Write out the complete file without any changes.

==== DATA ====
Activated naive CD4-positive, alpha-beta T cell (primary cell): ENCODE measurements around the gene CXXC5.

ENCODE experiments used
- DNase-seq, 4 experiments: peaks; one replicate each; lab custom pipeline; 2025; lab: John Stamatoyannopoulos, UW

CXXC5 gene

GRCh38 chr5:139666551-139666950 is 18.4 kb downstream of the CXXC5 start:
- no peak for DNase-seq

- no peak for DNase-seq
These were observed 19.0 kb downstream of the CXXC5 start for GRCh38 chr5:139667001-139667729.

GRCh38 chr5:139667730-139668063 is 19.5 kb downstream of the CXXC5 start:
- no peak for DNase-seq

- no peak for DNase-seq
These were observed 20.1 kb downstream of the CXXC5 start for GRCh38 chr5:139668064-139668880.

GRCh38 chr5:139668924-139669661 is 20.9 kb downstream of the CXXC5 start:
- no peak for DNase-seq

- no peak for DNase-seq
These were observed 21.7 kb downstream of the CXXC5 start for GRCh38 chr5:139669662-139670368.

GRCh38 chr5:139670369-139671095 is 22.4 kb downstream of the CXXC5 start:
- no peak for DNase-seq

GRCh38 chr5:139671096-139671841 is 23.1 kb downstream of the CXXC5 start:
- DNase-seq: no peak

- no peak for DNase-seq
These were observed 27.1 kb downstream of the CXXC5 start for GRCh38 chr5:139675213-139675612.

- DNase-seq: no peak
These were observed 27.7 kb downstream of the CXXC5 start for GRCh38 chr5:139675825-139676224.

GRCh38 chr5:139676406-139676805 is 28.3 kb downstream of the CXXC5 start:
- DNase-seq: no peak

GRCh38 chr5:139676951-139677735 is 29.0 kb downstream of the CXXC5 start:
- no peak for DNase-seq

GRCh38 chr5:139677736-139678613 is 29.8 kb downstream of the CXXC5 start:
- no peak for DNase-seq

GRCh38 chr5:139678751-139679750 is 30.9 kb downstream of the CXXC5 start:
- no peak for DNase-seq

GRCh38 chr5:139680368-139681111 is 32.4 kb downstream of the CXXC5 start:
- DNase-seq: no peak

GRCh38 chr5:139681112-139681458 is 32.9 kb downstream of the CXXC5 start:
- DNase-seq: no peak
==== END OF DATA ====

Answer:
Activated naive CD4-positive, alpha-beta T cell (primary cell): ENCODE measurements around the gene CXXC5.

ENCODE experiments used
- DNase-seq, 4 experiments: peaks; one replicate each; lab custom pipeline; 2025; lab: John Stamatoyannopoulos, UW

CXXC5 gene

GRCh38 chr5:139666551-139666950 is 18.4 kb downstream of the CXXC5 start:
- no peak for DNase-seq

- no peak for DNase-seq
These were observed 19.0 kb downstream of the CXXC5 start for GRCh38 chr5:139667001-139667729.

GRCh38 chr5:139667730-139668063 is 19.5 kb downstream of the CXXC5 start:
- no peak for DNase-seq

- no peak for DNase-seq
These were observed 20.1 kb downstream of the CXXC5 start for GRCh38 chr5:139668064-139668880.

GRCh38 chr5:139668924-139669661 is 20.9 kb downstream of the CXXC5 start:
- no peak for DNase-seq

- no peak for DNase-seq
These were observed 21.7 kb downstream of the CXXC5 start for GRCh38 chr5:139669662-139670368.

GRCh38 chr5:139670369-139671095 is 22.4 kb downstream of the CXXC5 start:
- no peak for DNase-seq

GRCh38 chr5:139671096-139671841 is 23.1 kb downstream of the CXXC5 start:
- DNase-seq: no peak

- no peak for DNase-seq
These were observed 27.1 kb downstream of the CXXC5 start for GRCh38 chr5:139675213-139675612.

- DNase-seq: no peak
These were observed 27.7 kb downstream of the CXXC5 start for GRCh38 chr5:139675825-139676224.

GRCh38 chr5:139676406-139676805 is 28.3 kb downstream of the CXXC5 start:
- DNase-seq: no peak

GRCh38 chr5:139676951-139677735 is 29.0 kb downstream of the CXXC5 start:
- no peak for DNase-seq

GRCh38 chr5:139677736-139678613 is 29.8 kb downstream of the CXXC5 start:
- no peak for DNase-seq

GRCh38 chr5:139678751-139679750 is 30.9 kb downstream of the CXXC5 start:
- no peak for DNase-seq

GRCh38 chr5:139680368-139681111 is 32.4 kb downstream of the CXXC5 start:
- DNase-seq: no peak

GRCh38 chr5:139681112-139681458 is 32.9 kb downstream of the CXXC5 start:
- DNase-seq: no peak